Can Indulgences be Healthy?

We somehow have the idea deeply ingrained in our culture that pleasure is a bad thing – especially when it relates to our health. We believe that if it feels good, you should feel bad about it! Epicurus, an ancient Greek philosopher from 300 B.C., spoke openly about “the power of pleasure.” As you might have guessed, Epicurus and his followers were strongly criticized, especially by religious leaders for degrading human nature. Confucius also spoke about the value of enjoyment and healthy pleasures for our body and mind. Today, it’s not only the religious authorities telling us to deny ourselves earthly pleasures, but also health experts.

We find ourselves in the midst of the festive season, feeling guilty about a little indulgence here and there and depriving ourselves of many delicious celebratory foods. We’ve acquired so much knowledge about a healthy lifestyle, which, unfortunately has been translated to a life of deprivation.

“No pain, no gain” and “a moment’s pleasure on the lips means a lifetime of fat on the hips” became some of our internal mottos. The good news is that pleasure may be beneficial for your health! This hot topic of research is not altogether new; what is new is that people are finally beginning to accept this thinking.

The article titled Neuroscience of Happiness and Pleasure by Morten L. Kringelbach and Kent C. Berridge shed light on the neurobiology of pleasure and happiness. When experiencing pleasure, neural pathways are stimulated, and ‘feel-good’ endorphins are secreted. In addition to these peptides, immune-boosting chemicals that strengthen your body’s defense systems are also released. These researchers share the common belief with scientists and academics from numerous research centers that pleasure is undervalued and underexplored in both science and medicine.

There are several fascinating studies regarding the relationship between pleasure, guilt, and your immune system. Scientists discovered that immunoglobulin A – an antibody easily measured because it is secreted on the tongue – increases significantly after pleasant experiences, such as sexual intimacy, eating chocolate or drinking a glass of wine. On the other hand, the antibody decreases after negative experiences, including overindulging and feeling intensely guilty.

We need to be aware, however, that some people ironically compensate for the loss of pleasure by consuming more and more of these things, sometimes to the point of addiction. Addiction to food, sex, drugs or alcohol is a serious problem that needs to be addressed professionally.

This Scientific insight by no means condones any form of excessive indulgence or addictive behavior, and should never encourage a life of hedonism. On the contrary, the old adage, “all things in moderation,” still holds true. Too much “wanting” can easily spiral into destructive addiction patterns and a direct route to great unhappiness.

Four tips to experiencing healthy pleasure through the celebratory season:


Now that we understand that eating a few squares of best quality, high-cacao chocolate or indulging in a steaming cappuccino may be health-promoting, what do we do about the overwhelming guilt that may follow? Guilt produces as many negative effects as pleasure does positive ones. We cannot enjoy our pleasures and feel guilty at the same time! Feeling bad about eating chocolate is bad for us, so ditch the guilt. The best approach is to consciously choose a treat that you love and enjoy it fully.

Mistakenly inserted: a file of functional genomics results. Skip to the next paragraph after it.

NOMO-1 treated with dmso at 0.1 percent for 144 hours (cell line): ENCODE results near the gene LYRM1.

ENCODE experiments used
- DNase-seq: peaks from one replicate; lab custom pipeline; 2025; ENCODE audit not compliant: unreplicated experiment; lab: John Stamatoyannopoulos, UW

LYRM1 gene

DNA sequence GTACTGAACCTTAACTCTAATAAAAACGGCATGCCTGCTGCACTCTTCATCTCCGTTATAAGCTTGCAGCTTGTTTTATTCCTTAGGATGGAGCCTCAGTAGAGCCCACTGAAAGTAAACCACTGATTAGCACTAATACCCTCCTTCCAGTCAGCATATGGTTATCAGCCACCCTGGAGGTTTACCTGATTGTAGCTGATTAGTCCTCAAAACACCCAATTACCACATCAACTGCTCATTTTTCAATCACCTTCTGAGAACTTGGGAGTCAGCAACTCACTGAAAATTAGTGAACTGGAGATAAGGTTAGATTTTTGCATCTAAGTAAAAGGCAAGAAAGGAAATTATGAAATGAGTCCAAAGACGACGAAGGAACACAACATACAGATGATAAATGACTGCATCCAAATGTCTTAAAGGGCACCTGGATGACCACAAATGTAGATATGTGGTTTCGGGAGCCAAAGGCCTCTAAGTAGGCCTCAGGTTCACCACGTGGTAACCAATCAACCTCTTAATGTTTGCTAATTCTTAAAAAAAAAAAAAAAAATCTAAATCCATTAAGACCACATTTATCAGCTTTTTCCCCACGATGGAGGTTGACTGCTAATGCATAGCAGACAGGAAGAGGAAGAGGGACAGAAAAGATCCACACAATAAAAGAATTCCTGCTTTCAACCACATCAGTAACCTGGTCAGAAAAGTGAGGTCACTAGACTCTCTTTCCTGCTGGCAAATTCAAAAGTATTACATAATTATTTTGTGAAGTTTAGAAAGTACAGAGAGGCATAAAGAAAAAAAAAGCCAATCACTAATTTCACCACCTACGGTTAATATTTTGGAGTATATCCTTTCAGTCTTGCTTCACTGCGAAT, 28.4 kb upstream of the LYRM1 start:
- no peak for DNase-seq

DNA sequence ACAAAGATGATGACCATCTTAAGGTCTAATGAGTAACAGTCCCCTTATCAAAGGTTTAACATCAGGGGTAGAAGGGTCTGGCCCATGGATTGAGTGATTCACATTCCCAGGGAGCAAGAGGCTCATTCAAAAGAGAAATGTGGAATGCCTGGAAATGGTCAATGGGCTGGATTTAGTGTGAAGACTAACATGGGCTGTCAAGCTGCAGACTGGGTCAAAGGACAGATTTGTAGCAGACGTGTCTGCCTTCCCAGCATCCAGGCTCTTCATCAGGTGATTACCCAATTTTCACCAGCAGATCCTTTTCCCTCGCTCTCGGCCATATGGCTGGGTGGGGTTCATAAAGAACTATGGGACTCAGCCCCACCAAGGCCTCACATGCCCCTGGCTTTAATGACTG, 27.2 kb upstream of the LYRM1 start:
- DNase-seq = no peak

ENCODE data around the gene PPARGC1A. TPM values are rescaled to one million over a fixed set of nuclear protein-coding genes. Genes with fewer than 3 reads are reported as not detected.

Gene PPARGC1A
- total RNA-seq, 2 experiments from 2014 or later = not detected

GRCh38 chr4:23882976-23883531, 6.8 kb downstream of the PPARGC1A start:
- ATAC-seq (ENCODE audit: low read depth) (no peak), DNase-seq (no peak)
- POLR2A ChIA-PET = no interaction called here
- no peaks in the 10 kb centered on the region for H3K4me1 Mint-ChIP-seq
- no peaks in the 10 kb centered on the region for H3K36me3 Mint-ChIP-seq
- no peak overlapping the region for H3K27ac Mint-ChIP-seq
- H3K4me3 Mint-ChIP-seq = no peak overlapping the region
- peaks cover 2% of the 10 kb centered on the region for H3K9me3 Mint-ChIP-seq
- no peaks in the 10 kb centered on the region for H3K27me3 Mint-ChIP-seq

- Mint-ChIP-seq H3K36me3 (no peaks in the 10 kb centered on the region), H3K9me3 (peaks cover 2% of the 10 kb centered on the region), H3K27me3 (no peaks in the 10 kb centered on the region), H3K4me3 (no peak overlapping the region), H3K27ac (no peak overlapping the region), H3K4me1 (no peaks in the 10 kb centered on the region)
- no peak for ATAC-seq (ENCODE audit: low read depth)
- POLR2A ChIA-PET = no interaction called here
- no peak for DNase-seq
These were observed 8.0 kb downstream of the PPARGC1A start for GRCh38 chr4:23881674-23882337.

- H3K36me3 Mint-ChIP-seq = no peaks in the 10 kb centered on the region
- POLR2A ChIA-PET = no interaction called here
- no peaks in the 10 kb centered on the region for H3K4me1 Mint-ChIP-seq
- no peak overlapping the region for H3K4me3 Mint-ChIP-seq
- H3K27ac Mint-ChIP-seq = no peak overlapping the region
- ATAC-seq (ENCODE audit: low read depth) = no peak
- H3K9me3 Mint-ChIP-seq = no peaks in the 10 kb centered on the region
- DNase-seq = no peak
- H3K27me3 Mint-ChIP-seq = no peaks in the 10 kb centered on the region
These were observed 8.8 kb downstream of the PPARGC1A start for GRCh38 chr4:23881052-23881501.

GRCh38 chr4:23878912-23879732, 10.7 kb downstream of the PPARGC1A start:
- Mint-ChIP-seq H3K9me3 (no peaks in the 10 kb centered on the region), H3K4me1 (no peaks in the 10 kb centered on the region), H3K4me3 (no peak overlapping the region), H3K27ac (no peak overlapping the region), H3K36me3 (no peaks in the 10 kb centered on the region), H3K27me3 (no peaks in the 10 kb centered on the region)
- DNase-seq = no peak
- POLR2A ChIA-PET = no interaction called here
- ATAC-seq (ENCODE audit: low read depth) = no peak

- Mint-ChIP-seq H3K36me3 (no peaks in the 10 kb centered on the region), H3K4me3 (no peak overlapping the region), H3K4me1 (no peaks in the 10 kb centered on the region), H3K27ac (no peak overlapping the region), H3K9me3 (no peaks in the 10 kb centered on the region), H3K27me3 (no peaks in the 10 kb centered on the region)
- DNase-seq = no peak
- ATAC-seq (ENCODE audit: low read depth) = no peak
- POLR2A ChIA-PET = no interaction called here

There’s interesting evidence that your body will tell you when it has had enough of a pleasurable experience. Essentially, the experience simply becomes less pleasurable. In other words, overindulgence can reduce the amount of pleasure you get from chocolate or caffeine. The key is moderation! If we enjoy these things in small amounts and on occasions, they will remain a pleasurable experience as our bodies will tell us when we’ve had enough. So give yourself a small treat at your Christmas and New Year celebrations, but no overindulging.


Although ‘tis the season to be jolly, ‘tis NOT the season to be lazy! Be vigilant about your exercise and fitness program. Maintain your training as best as possible. Yes, a sleep-in on the holiday is welcome, but don’t allow yourself to sink into a slothful week. Keep up your training even if it’s at a slightly lower intensity.


The best way to ensure you’re still maintaining peak health through this season is to consume nutrient-dense superfoods as well as all your antioxidant and mineral supplements. A good idea is to start your day with a fabulous green smoothie made with leafy kale and spinach, sweet bananas, chia seeds, and almond milk. Feeling festive? Enjoy a bright red smoothie, filled with berries, chia and hemp seeds, banana, and almond milk!

Kringelbach and Berridge explain that happiness springs not from any single component, but from the interplay of higher pleasures, positive appraisals of life, meaning and social connectedness, all combined and merged by interaction between the brain’s pleasure networks and a multitude of other brain networks.

So this holiday season, dump the excessive guilt and incorporate a safe amount of “healthy” pleasures into your life!